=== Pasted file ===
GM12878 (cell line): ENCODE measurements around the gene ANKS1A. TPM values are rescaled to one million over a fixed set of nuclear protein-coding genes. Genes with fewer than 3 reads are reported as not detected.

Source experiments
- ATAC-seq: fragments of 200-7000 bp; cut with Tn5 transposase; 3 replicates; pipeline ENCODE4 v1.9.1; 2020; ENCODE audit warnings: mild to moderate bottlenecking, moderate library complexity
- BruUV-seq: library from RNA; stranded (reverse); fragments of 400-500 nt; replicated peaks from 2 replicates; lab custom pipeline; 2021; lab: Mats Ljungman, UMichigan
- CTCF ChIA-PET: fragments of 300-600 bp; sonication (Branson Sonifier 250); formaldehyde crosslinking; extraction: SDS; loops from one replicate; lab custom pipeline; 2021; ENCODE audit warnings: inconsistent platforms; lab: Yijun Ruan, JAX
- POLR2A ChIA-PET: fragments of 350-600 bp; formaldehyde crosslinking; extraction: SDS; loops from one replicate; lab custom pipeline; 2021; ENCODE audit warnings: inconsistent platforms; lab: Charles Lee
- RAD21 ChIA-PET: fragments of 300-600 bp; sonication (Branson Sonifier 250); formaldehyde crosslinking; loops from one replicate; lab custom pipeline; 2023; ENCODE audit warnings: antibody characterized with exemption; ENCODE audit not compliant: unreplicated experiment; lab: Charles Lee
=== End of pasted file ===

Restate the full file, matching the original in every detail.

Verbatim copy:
GM12878 (cell line): ENCODE measurements around the gene ANKS1A. TPM values are rescaled to one million over a fixed set of nuclear protein-coding genes. Genes with fewer than 3 reads are reported as not detected.

Source experiments
- ATAC-seq: fragments of 200-7000 bp; cut with Tn5 transposase; 3 replicates; pipeline ENCODE4 v1.9.1; 2020; ENCODE audit warnings: mild to moderate bottlenecking, moderate library complexity
- BruUV-seq: library from RNA; stranded (reverse); fragments of 400-500 nt; replicated peaks from 2 replicates; lab custom pipeline; 2021; lab: Mats Ljungman, UMichigan
- CTCF ChIA-PET: fragments of 300-600 bp; sonication (Branson Sonifier 250); formaldehyde crosslinking; extraction: SDS; loops from one replicate; lab custom pipeline; 2021; ENCODE audit warnings: inconsistent platforms; lab: Yijun Ruan, JAX
- POLR2A ChIA-PET: fragments of 350-600 bp; formaldehyde crosslinking; extraction: SDS; loops from one replicate; lab custom pipeline; 2021; ENCODE audit warnings: inconsistent platforms; lab: Charles Lee
- RAD21 ChIA-PET: fragments of 300-600 bp; sonication (Branson Sonifier 250); formaldehyde crosslinking; loops from one replicate; lab custom pipeline; 2023; ENCODE audit warnings: antibody characterized with exemption; ENCODE audit not compliant: unreplicated experiment; lab: Charles Lee